I personally got into food science as an undergraduate at ISU.  As I was finishing up my undergraduate in bacteriology, a professor of one of my courses, Dr. Allan Kraft, asked me “what are you going to do after you graduate?” I said that I wasn’t sure, but that I was interviewing for several jobs as a microbiologist.  He then asked me “why don’t you interview for an assistantship with me in my laboratory.”  I did and I was offered a role in his group.  I stayed and got my master’s degree with him, and while I was working on that degree I fell in love with the discipline.

I then decided I needed to move schools to broaden my knowledge and experience with pathogens, so I came to Minnesota and joined Dr. Busta’s laboratory at the UMN St. Paul campus.


What was your career path after you graduated?

There was no linear path in my career. I believe that your career (or life) is what you make it, so embrace it.  So my path was not a straight line.  I have had the great fortune of being part of several great companies, General Mills, Unilever, Yum! Brands, EJ Gallo Winery, Mars, Inc. and Starbucks.  In most of these companies I have held the position responsible for leading R&D, as well as Quality and Regulatory.  I have also lived on both coasts (two locations in each), as well as in the Midwest.  I have also been able to work in many countries throughout the world, as part of my jobs. I am fortunate to have loved my jobs, my career and the people I have worked with.  I like the diversity it has given me and my family and I would not trade any of the experiences I have had for anything!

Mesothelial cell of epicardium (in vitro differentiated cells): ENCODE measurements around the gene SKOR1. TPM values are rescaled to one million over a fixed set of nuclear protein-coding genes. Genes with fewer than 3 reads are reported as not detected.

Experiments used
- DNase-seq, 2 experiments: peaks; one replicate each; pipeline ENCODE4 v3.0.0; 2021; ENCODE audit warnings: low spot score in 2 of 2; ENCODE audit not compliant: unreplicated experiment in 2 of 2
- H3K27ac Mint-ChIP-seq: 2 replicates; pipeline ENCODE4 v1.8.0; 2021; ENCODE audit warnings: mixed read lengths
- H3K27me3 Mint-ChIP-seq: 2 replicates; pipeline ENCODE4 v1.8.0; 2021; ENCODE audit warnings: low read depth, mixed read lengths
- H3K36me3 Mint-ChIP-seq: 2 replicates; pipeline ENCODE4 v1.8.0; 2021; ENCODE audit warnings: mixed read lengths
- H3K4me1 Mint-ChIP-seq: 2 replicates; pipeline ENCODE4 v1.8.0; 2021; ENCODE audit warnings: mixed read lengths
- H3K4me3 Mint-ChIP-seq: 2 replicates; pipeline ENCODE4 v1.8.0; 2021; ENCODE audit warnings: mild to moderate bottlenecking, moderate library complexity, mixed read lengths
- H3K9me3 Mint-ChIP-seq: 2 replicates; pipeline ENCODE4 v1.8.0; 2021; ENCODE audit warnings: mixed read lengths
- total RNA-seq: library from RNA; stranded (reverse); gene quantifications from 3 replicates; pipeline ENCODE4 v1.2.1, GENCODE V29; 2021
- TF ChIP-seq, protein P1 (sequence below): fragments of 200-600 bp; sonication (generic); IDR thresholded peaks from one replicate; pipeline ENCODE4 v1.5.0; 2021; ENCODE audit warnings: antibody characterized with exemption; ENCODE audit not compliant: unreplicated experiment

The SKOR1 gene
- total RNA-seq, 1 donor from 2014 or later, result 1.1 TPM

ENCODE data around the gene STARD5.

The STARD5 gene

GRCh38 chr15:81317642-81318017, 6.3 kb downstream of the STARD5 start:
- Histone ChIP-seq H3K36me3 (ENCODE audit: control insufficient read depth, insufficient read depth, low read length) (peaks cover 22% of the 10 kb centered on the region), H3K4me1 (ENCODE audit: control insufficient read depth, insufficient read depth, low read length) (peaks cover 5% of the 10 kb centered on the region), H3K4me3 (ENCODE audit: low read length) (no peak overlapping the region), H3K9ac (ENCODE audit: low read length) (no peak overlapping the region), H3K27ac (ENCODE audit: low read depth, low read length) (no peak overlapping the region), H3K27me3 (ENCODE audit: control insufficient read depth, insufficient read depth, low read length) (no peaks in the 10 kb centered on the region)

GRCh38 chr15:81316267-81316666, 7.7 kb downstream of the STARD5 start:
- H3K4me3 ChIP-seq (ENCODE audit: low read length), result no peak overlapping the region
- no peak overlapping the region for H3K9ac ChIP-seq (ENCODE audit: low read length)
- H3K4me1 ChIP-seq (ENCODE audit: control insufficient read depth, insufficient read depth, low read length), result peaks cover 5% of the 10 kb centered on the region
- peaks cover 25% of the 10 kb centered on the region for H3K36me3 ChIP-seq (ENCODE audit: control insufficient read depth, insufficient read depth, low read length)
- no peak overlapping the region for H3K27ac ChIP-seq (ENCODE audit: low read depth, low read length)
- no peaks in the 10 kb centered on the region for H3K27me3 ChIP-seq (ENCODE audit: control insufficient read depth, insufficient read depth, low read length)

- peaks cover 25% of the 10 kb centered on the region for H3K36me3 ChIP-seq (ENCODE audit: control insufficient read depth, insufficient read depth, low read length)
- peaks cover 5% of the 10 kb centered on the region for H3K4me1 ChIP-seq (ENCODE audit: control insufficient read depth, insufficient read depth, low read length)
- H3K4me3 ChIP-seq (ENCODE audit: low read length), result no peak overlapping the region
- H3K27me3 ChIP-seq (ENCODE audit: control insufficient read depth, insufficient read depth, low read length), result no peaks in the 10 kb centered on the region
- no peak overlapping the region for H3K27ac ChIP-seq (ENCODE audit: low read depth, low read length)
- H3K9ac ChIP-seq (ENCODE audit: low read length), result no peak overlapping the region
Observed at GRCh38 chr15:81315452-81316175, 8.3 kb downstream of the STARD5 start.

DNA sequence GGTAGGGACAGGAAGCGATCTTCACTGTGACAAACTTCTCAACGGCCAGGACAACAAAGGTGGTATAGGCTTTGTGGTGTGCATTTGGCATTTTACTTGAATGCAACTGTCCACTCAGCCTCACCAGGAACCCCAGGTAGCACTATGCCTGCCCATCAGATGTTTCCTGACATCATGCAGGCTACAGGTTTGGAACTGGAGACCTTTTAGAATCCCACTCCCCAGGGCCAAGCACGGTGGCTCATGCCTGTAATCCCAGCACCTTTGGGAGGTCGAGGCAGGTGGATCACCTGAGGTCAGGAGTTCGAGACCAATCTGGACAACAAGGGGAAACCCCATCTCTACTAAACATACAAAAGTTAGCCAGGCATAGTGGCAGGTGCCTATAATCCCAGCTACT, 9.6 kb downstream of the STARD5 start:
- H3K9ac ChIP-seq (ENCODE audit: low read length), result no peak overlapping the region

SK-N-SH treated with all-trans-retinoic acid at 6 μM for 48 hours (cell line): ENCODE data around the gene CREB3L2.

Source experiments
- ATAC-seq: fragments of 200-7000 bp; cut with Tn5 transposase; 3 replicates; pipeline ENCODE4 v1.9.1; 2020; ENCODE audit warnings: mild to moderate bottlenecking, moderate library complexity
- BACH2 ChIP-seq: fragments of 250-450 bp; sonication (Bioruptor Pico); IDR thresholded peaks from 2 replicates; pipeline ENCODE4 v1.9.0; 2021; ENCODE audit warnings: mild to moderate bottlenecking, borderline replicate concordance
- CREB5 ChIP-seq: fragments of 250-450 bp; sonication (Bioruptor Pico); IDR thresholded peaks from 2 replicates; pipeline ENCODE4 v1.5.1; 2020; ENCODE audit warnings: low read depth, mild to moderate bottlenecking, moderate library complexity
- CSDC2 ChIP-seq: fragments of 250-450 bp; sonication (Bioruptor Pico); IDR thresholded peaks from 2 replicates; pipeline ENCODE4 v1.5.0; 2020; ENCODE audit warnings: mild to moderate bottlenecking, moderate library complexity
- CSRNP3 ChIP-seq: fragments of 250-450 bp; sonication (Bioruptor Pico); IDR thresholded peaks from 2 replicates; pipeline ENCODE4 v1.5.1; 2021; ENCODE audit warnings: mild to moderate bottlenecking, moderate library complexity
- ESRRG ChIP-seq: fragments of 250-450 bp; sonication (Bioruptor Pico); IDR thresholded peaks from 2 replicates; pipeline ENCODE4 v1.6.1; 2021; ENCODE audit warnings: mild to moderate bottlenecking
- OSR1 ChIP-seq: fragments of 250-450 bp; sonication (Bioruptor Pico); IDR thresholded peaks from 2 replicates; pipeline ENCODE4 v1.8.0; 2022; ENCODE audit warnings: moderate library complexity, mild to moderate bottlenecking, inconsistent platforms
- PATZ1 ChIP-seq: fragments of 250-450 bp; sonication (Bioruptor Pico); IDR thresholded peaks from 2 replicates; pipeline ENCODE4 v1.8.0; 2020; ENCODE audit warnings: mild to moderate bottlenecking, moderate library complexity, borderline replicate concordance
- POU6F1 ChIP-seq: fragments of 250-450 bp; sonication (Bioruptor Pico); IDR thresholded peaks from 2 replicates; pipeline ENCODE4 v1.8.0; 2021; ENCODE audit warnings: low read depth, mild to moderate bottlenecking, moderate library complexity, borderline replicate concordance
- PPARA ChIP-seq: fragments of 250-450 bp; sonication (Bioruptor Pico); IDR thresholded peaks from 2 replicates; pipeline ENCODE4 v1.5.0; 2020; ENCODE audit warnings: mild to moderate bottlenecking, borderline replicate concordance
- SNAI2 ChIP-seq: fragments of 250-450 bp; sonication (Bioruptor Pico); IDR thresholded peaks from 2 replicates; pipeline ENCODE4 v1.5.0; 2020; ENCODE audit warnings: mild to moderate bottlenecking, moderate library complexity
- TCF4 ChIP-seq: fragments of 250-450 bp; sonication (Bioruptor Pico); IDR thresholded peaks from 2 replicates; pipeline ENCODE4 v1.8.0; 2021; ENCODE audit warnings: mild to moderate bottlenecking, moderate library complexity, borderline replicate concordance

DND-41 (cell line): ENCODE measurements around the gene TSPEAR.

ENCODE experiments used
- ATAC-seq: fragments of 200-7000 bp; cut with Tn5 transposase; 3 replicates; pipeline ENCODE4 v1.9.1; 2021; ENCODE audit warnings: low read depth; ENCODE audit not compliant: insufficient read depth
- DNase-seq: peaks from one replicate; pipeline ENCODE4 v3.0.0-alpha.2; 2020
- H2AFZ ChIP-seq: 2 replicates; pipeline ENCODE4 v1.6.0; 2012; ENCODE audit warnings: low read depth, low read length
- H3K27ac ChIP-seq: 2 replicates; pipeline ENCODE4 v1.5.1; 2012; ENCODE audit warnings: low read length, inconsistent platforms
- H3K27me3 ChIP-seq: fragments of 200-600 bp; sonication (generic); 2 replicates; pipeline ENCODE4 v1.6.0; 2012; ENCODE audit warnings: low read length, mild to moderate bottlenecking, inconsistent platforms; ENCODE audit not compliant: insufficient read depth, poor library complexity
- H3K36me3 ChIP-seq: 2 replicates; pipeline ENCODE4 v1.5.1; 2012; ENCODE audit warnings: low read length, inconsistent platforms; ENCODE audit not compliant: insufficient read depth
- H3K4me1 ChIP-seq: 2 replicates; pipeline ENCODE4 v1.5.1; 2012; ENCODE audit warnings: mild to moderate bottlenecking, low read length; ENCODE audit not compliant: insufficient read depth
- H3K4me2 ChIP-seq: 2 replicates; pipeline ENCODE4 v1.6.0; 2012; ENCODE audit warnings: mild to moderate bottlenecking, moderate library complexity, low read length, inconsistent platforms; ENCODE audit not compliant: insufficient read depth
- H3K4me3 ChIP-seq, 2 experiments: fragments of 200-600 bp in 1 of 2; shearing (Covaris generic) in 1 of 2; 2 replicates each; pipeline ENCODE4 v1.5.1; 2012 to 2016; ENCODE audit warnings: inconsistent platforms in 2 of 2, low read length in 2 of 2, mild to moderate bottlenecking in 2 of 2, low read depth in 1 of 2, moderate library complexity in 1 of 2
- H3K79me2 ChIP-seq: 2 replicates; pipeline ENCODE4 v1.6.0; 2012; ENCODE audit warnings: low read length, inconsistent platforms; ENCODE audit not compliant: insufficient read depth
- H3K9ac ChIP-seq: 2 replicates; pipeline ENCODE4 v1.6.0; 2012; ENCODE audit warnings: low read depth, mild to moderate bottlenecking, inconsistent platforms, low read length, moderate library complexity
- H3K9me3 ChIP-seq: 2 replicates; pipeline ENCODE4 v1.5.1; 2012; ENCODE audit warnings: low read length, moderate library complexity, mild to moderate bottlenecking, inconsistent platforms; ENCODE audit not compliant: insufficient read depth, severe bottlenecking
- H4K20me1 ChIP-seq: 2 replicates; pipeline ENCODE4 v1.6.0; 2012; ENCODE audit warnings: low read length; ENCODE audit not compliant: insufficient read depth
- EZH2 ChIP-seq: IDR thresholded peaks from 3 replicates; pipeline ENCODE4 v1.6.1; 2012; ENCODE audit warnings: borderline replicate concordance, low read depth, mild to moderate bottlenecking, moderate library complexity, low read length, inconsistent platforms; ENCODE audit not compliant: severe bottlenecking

How have you applied your degree during your career?

The education I received has been the foundation for everything I have done in my career. You can’t develop a career and have the experiences I’ve had (working on a diverse set of products) without the strong base of science I received at UMN. Also, the interactions that I took advantage of here have been invaluable. Minnesota exposed me to so many things, including the Institute of Food Technologists (IFT) where I was a student member for years and ultimately President of the organization.  So my recommendation is that while in school, take advantage of outside opportunities. Even though you are a student, you can make the time to do things that will help expand your network and build relationships. That helped me catapult into a leadership position with IFT, where I became the first and youngest female president of the Institute.


Talk about being a female in the industry